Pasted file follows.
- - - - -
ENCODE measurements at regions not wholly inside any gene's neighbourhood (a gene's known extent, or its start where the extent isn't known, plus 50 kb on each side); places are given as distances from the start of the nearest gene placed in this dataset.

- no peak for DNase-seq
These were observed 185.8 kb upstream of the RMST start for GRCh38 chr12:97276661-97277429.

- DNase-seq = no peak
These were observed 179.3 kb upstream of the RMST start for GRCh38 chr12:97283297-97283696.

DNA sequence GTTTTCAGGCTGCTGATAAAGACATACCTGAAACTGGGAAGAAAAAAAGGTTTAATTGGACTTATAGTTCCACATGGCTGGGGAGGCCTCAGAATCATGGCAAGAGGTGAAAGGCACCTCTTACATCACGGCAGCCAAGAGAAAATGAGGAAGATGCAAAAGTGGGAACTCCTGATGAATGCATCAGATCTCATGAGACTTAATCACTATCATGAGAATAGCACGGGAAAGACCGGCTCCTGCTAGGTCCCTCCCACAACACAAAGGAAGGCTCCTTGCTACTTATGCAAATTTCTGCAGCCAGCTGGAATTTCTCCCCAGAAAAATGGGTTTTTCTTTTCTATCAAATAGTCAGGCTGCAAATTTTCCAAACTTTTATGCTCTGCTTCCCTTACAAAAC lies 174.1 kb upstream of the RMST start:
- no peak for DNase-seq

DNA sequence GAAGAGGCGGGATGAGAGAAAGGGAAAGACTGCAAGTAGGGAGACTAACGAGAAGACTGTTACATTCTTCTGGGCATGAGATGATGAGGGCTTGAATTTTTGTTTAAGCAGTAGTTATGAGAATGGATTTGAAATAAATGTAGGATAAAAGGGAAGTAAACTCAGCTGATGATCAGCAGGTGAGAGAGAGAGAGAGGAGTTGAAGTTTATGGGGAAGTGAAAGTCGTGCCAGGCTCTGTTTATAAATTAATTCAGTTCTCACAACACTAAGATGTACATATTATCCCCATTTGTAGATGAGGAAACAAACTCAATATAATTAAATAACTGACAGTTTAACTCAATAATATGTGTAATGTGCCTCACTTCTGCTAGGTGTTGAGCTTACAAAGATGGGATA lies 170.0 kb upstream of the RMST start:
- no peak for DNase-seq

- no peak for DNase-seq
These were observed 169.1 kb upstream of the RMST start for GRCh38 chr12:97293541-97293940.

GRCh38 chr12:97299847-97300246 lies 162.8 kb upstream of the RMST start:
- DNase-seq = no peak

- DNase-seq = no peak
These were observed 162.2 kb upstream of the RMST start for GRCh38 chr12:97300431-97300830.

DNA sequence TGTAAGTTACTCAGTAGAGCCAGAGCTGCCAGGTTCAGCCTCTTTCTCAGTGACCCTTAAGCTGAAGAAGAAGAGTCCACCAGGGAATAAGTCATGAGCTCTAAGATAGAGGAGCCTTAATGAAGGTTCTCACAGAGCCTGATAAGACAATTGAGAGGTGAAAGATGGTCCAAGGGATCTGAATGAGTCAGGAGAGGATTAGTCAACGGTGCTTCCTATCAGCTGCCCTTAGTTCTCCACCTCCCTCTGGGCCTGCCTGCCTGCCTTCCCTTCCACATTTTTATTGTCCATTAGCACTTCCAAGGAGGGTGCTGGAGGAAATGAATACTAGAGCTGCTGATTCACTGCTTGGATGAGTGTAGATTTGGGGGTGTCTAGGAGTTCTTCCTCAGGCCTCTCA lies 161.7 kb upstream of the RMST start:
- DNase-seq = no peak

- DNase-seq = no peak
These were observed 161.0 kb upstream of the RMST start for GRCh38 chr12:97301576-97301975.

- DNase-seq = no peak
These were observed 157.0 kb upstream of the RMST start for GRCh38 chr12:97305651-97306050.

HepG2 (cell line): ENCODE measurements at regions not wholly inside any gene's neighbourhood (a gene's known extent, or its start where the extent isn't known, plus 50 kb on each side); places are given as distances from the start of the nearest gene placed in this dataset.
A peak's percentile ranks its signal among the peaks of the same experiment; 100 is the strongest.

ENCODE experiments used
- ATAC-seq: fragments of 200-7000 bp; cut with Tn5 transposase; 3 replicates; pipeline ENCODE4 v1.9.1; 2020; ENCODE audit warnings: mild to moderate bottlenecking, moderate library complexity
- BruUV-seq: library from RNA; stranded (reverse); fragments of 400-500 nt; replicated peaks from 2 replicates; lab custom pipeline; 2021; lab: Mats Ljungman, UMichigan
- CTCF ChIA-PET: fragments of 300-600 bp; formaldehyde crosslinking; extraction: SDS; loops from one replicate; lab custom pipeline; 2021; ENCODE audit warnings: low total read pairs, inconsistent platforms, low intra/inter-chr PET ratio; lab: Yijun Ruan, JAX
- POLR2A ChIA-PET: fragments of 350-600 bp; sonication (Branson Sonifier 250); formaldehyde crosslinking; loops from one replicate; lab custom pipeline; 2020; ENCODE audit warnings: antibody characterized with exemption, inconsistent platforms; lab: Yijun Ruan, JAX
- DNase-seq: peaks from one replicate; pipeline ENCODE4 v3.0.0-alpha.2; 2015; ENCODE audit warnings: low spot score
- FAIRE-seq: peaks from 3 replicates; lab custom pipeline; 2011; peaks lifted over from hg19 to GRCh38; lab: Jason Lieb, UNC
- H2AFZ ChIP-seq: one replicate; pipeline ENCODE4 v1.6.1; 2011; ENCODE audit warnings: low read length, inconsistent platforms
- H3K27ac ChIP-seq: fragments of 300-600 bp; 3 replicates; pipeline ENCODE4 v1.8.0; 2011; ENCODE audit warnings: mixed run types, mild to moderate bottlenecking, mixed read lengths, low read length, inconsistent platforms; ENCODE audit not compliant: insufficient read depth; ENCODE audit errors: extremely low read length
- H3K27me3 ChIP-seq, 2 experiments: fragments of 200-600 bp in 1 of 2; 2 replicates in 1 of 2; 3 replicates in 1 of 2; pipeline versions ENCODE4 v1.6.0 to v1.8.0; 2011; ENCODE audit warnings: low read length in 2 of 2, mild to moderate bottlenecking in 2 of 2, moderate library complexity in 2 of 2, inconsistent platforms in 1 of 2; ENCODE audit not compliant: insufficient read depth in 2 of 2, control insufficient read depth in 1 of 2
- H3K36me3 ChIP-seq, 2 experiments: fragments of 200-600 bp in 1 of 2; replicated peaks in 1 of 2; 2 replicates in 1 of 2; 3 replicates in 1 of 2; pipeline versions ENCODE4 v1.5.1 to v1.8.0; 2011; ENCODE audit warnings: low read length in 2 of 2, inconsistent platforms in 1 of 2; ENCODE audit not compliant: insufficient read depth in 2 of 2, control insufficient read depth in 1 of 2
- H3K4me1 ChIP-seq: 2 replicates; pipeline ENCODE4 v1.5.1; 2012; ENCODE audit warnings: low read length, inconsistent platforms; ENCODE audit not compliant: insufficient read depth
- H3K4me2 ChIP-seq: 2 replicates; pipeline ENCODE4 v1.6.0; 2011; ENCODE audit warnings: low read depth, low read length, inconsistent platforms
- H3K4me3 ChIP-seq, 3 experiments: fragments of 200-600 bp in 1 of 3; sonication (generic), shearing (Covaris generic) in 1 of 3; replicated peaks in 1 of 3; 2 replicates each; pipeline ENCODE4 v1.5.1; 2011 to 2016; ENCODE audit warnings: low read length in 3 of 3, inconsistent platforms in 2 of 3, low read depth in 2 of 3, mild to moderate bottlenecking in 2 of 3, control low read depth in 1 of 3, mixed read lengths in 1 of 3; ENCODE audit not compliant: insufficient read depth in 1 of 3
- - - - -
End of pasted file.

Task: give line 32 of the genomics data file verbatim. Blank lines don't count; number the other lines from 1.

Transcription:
- H3K27ac ChIP-seq: fragments of 300-600 bp; 3 replicates; pipeline ENCODE4 v1.8.0; 2011; ENCODE audit warnings: mixed run types, mild to moderate bottlenecking, mixed read lengths, low read length, inconsistent platforms; ENCODE audit not compliant: insufficient read depth; ENCODE audit errors: extremely low read length